Understanding Cost Accounting and Depreciation



Delta's cargo, the major transportation services in the Gulf Coast region. The Cargo manager Driscoll was making plan to buy a new crane from J.M. Crane Company. He was having issues about the depreciation for the crane and also for the forklifts that he had.

Case analysis:

The overall cost of the machine is $ 2,288,000 on which includes (Shipping, assembly, Handling, Operator wages, Training cost, severance, consultant operator, support beams, special paint work, Stencil, etc). In that, $2,223,000 become capitalized and $45,000 considered as on expense. Based on Driscoll's assumptions the crane cost will be depreciated by the 100,000 salvage value after 10 years. Furthermore, he was disposing the forklifts for $14,000 after refurbishing. Results, the budgeted income for Delta's cargo on 2005, $360,203 in Straight line method and $71,488 in Double declining Method after the bonus pool calculations.


Eventually, the investment plan for crane is being considered by two valuable methods. (SL and DDB). According to me, the straight line method can be taken into account for investment significantly for the crane purchase. While taking the double declining method could reduce the income for other managers. Furthermore the percentage of bonus pool value will be taken from them.


What will be the impact on current and future profit of a number of costs, and in general what should guide the determination of whether an acquisition (buying) cost is capitalized or expensed?

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In Driscoll's point of view to buy the crane, he was estimating all the costs into account. Research states that, when we capitalize the cost that we spent for acquisition, in normal the operating cash flow will be looking like a profitable in the company1. Thus, it will be beneficial when they buy new assets. Nevertheless, if Driscoll makes some costs in expenses, also it can be easy to identify and manage in which is needed to allocate immediately and, which are not2.

Complete Exhibit 1 of the case, assuming that Driscoll agrees to incur all $2.288 million in costs to acquire the crane; justify your classification of each cost.

First let's take the Crane cost ($2,100,000), this is the original cost of the asset which is to be capitalize for further consideration.

Shipping, handling and assembling costs (50,000), but in assembly cost could be reduced from the total, (i.e. 50,000-20,000=30,000). Because, Driscoll budgeted some of the assembly cost by his own dockworkers for 20,000 dollars it.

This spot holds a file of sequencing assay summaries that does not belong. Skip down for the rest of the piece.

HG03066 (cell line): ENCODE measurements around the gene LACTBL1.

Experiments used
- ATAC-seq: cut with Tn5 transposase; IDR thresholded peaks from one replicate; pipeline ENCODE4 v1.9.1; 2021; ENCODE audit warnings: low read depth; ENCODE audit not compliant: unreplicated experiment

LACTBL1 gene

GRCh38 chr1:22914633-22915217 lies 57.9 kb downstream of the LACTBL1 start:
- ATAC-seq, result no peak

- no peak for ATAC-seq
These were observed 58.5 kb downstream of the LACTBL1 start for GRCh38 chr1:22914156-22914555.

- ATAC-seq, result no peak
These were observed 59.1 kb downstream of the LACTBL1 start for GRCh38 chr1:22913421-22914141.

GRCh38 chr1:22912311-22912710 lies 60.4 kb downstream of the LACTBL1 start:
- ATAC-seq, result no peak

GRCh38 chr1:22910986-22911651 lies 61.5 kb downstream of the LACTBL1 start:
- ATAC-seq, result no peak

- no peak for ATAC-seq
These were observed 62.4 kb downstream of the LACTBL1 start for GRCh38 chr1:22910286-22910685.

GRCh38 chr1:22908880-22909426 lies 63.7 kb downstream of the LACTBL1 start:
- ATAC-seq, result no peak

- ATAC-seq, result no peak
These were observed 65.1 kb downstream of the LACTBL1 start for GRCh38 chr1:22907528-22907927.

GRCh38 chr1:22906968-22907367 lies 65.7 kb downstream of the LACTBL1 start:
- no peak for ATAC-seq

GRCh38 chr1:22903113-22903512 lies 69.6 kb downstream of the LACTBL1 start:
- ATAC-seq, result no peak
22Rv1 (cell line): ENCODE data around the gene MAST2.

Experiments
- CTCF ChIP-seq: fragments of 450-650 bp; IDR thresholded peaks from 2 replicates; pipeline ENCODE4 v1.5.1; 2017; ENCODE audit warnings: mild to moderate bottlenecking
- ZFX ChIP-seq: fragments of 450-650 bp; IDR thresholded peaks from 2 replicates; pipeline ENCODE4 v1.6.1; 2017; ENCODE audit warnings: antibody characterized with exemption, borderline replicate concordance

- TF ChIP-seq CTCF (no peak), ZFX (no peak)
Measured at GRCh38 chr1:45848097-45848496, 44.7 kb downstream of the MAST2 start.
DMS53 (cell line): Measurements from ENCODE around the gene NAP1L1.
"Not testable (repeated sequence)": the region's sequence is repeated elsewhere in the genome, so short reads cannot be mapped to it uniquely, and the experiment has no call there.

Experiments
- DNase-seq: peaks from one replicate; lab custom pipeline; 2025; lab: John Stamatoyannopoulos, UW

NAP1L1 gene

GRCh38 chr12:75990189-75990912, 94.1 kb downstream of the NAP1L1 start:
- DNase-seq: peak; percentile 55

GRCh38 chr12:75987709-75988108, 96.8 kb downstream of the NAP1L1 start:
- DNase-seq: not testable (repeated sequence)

The Operator's training, consultant operator, severance for forklift operators, all of these costs (15,000+5,000+25,000) can be allocated as a future payable costs. So, it will be considered as Expense3.

Support beams for dock ( should be capitalized because it will be necessary apparently.

Also special paint work and Stencil expenses need to capitalize subsequently. (30,000+3,000)

Complete Exhibit 2 of the case, using your total depreciable cost as determined above. What factors should guide Driscoll's final determination of depreciation expense?

According to Driscoll analysis about buying the new Crane, let's consider first the depreciation expense by using the salvage value,

= (2,288,000 - 100,000) / 10

= 218,800

Also let's figure out the accumulated depreciation, and also net book value by straight line Method (SL)4

And in Double - Declining Balance Method (DDB)5, the expected useful year for crane estimated by Driscoll is 10 years so, (100% /10) = 10%

Then, multiply by 2 because this is double declining, (10% * 2) = 20%

Cost: $2,288,000, Salvage: $100,000, Life: 10 years, First Year: 12 months

Using double declining balance the depreciation would be calculated as follows:

Depreciation factor = 2 * (100% / 10) = 20 %

Depreciation-Method Comparisons

Depreciable cost = 2,188,000

Driscoll is considering two options for disposing of the old forklifts; prepare the journal entries for each alternative and make a recommendation.

Delta cargo had $60,000/each worth of Forklifts that Delta's being used for 4 years. The net book value came now at the price of $12,000/each. Recent customers offered at a price of $8000/each. So he was arranged for Refurbishing on each forklift at the price of $6000. Later he sold for $14,000 on each of them.  

 Results of Journal Entry

Accounts Receivable balance increases $14,000.  --> Increase in Assets

Sales Revenue account balance increases by $2,000.  -->  Increase in Revenue

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Based on the calculations, delta cargo can get 2,000 dollars extra on each forklift by selling them after repair. Also the refurbishing/repair occurred in the forklifts.

By seeing the overall totals, the acquisition of crane could be a very challengeable task for Driscoll. His strategy make the investment plan very effective, at what circumstances and when it can be buyable also in which method could be made for depreciation.

The overall gain from this case seems to get a new crane instead of forklift, and also Driscoll job will be easier than before.

Again it's creating for delta more profits, efficiency, speed, reducing human efforts, quick time loading and unloading. This will create in Driscoll potential bonus increases.

Eventually, while buying the new crane Driscoll could evaluate and accomplish all the needs for Delta cargo.